He always had a ready smile, tossed out a pleasant, even complimentary quip or two, and would often banter with me on the few occasions I bumped into him about the current events and issues of the day. The impression I had of John Floyd Thomas Jr. during the near decade he worked in the state agency I worked at was one of a seemingly engaged, curious even aware guy about issues. So interested, that he turned up once or twice at the weekly Los Angeles Urban Roundtable forum that I host. The roundtable brings together community leaders, activists, business leaders and elected officials to discuss hot button local and national issues. Thomas never said much, mostly listened and observed, and then was gone.
This doubled the shock I felt at the news that the outwardly, placid, non-descript Thomas could be the worst serial murderer in L.A. history. Thomas is charged with two murders and likely will be charged with others thanks to a DNA match. The grotesque, sorry, and tragic saga of Thomas once more points up the time tested painful truism, that a seemingly benign, flaccid and even seemingly upstanding family man, can be a monster who commits heinous, despicable crimes that stir fear and terror in communities and that wreak emotional trauma and havoc on the dozens of families, friends and acquaintances of his victims. The horrific and hellish nightmare they create and the deep wounds from their bloodlust sprees never fully heal. Thomas may well be the latest monster to create those searing wounds.
Thomas also points up the painful fact that serial killers can come in all shapes, sizes, and, of course, colors. Men like Thomas shatter the myth that serial killers are young, whacked out white males. It is easy to believe that. In the rash of Hollywood slasher, horror, and maniacal thrill kill films, serial killers are routinely depicted as deranged white males.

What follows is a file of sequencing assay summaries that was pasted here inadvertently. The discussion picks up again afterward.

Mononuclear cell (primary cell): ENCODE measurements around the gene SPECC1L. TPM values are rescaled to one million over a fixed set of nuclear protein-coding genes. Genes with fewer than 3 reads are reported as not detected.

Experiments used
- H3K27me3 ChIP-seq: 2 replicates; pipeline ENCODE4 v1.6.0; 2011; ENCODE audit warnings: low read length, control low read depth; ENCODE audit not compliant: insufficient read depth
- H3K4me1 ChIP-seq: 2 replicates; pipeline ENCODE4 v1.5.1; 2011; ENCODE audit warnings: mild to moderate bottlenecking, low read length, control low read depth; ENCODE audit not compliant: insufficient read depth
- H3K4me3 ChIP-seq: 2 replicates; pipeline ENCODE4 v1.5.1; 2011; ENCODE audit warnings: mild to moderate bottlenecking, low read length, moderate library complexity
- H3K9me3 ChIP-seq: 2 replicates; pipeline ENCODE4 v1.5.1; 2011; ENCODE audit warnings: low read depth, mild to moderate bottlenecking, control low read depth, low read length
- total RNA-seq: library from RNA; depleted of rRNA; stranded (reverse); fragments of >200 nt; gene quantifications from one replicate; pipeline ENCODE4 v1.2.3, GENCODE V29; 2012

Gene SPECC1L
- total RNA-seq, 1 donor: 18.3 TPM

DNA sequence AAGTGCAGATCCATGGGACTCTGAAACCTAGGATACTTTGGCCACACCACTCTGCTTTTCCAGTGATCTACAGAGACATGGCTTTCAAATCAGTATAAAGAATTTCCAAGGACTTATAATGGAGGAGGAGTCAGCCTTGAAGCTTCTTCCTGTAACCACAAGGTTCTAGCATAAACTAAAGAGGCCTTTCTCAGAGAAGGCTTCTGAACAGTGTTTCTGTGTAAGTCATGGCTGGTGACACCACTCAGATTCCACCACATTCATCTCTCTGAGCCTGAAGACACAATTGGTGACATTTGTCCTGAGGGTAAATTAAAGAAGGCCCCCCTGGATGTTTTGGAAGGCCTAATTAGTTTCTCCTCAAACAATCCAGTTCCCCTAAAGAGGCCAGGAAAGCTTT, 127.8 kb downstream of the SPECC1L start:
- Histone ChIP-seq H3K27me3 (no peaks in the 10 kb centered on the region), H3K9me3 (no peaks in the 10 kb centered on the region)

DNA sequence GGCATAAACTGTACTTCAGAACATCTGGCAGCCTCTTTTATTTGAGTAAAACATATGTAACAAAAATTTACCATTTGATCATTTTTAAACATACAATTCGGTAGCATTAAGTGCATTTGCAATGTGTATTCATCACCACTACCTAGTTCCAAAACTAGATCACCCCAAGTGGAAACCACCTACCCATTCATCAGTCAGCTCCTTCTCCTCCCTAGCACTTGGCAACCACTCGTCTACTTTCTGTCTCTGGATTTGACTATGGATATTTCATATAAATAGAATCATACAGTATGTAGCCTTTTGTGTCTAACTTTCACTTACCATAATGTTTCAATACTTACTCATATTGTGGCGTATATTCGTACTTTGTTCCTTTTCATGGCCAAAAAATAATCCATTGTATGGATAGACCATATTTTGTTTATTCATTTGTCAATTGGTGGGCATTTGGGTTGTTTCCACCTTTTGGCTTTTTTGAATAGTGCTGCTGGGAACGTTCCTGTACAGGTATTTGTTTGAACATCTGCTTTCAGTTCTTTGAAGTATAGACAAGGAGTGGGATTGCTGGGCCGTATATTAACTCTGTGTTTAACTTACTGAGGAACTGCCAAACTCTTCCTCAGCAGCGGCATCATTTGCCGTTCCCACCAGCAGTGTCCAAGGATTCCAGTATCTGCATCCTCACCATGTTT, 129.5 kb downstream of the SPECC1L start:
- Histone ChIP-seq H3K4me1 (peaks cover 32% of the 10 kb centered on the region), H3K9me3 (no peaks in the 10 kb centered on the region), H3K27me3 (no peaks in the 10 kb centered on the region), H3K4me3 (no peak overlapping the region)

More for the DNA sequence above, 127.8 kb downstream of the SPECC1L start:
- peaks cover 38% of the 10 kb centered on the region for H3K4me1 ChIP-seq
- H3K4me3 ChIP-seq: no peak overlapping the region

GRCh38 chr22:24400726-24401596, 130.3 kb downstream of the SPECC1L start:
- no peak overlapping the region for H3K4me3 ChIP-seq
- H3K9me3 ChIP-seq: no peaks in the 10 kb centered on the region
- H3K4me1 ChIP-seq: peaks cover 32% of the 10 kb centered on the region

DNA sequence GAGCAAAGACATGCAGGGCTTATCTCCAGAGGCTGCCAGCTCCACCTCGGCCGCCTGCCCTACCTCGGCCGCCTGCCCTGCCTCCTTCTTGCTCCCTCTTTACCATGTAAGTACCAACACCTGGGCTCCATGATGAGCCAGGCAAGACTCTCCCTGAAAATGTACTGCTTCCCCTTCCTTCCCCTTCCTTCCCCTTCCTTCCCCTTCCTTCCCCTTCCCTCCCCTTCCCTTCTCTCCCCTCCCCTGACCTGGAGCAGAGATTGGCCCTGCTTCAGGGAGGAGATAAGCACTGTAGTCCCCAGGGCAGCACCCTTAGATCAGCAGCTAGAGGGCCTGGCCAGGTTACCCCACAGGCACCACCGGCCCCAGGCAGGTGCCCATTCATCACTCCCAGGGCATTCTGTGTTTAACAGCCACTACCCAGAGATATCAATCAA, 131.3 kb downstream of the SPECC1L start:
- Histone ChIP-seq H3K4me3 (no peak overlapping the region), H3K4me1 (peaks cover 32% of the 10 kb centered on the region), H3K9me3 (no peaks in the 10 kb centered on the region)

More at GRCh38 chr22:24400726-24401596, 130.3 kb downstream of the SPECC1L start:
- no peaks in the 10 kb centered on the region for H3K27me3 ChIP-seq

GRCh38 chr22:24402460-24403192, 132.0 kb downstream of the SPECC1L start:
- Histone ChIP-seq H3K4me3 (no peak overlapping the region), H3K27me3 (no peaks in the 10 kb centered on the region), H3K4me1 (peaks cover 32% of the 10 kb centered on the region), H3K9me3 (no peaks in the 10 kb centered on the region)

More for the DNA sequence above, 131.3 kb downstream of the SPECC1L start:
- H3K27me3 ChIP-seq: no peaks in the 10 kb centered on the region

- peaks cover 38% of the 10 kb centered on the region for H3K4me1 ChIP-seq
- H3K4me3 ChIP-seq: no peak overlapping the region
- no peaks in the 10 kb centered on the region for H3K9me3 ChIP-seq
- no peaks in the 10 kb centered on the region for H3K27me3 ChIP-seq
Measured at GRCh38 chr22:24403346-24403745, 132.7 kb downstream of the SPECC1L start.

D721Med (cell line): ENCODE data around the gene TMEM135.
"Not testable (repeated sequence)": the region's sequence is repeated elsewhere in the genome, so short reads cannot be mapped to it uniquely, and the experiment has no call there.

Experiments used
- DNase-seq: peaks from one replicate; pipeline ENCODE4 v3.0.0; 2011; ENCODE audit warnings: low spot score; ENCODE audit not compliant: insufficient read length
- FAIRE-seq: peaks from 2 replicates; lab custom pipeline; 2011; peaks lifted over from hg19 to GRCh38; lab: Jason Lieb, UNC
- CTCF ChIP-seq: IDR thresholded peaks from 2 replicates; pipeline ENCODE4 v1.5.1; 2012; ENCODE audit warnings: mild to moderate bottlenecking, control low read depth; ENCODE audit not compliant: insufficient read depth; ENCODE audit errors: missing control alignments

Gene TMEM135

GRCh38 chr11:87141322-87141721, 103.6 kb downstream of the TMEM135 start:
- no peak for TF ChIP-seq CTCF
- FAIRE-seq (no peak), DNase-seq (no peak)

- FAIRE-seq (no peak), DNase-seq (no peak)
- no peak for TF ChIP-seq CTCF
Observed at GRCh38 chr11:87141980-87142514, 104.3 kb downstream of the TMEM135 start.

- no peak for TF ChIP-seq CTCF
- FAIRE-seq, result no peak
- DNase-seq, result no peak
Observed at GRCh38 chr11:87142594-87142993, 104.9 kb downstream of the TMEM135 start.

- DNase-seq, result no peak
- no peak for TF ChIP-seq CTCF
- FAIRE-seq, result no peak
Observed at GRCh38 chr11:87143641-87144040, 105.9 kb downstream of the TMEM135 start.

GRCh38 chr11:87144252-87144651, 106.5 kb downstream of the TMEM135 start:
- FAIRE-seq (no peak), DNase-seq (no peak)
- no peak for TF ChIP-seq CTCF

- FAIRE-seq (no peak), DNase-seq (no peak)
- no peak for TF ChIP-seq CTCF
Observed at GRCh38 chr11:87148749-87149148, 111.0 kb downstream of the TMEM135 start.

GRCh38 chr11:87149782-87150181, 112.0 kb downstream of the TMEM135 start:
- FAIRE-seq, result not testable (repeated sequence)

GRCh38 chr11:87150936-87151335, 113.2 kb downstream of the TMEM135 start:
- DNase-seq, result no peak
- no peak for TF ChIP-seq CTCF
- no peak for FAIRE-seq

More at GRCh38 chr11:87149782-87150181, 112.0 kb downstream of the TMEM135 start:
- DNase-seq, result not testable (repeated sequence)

The obsessive media attention on serial killers such as Son of Sam, David Berkowitz, Ted Bundy, John Wayne Gacy, and the Unabomber also reinforce the notion that serial killers are loopy white males. There was the horde of police, profiling experts, and psychologists that paraded endlessly across the TV screen a few years ago when the Beltway serial sniper killers John Allen Muhammad and his teen deranged side kick John Malvo cold-bloodedly gunned down a dozen persons, and terrorized the Washington D.C. area. The experts reflexively bought into the racial stereotype about who the killers were and why they killed.
They were all embarrassingly and wildly wrong in their assumptions. All the old profiles and theories about who mass killers were had to be scrapped. Since then studies on serial killers that specifically looked at the race of the killers have found that blacks make up about 15 percent of America's rogue's gallery of mass murderers.
Their ghastly killings still strike fear, dread and disgust in the communities they pillaged. During the 1980s, Wayne Williams was convicted of multiple murders in Atlanta and authorities think he may have killed even more. Coral Watts claimed that he killed 13 women in several states. In the early 1990s, Cleophus Prince Jr. stabbed six women in San Diego, and authorities in East St. Louis strongly suspect a black man is responsible for a string of still unsolved killings of prostitutes in the area.
The victims of serial murderers almost always are other poor, or lower income, often single women, and in the case of the accused Thomas's victims, elderly women. They are the most defenseless and vulnerable. They are easy prey for the sick, demented, and cowardly minds of serial killers. Beneath the outwardly innocent smile of these men beat not only the heart of a monster, but our breathing stealth dirty bomb that can be planted any and everywhere and that shatters and destroy lives. For me, it's a case of serial killings that come too painfully close to home.
Earl Ofari Hutchinson is an author and political analyst. His weekly radio show, "The Hutchinson Report" can be heard on weekly in Los Angeles on KTYM Radio 1460 AM and nationally on blogtalkradio.com
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